What purpose does an intercooler serve?
It is quiet simple, it cools the air that is compressed by the turbocharger or supercharger
A turbocharger is nothing more than a air compressor, in simple terms. What is quite unique about a turbocharger is that it uses the exhaust gases from the engine, to compress the intake charge. The turbine which is the driving force behind the turbo, is driven by the hot exhaust gases from the engine. The turbine wheel can spin at speeds in excess of 150,000rpm. On the same shaft the compressor wheel is driven by the turbine wheel, whose it's job is to compress the intake air. When air is compressed, it heats up by a great amount. The inlet temperatures can reach in excess of 200 Degrees Celsius.
This is where the intercooler comes in. The intercooler cools the air that is compressed by the turbocharger or supercharger. The colder the air entering the engine, the greater the density of the oxygen rich air, and the more power the engine produces. Thus cooling the intake charge air, allows you to turn the boost up higher on your performance machine. Not to mention increasing the longevity of the engine itself.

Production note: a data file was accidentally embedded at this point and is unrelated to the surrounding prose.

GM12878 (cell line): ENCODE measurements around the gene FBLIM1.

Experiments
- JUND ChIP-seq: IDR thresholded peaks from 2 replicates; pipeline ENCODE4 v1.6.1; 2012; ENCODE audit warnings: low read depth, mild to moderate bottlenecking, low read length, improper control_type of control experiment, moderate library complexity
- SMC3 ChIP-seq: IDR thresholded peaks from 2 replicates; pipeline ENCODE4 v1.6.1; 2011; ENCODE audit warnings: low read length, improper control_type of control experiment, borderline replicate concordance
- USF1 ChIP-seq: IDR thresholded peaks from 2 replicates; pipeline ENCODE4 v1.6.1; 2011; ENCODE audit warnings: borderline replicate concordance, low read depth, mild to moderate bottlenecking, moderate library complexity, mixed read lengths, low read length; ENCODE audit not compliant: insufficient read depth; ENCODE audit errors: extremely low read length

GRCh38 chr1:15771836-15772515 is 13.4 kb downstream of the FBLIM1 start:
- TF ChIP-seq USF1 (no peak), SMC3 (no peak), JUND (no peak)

Intercoolers reduce thermal stress on the engine
A performance engine undergoes much punishment through it's life. Turbo charged engines are built extra tough, not only to cope with the much larger power output, but to be more resilient to thermal stress. Intercooler's reduce thermal stress. Thermal stress is caused by very rapid change in temperatures, just like when a turbo comes on boost under full load. The inlet temp can go from 60deg C to 160deg C in a matter of seconds. Since the intercooler keeps the inlet temperatures down, this helps to reduce the overall thermal stress on the engine.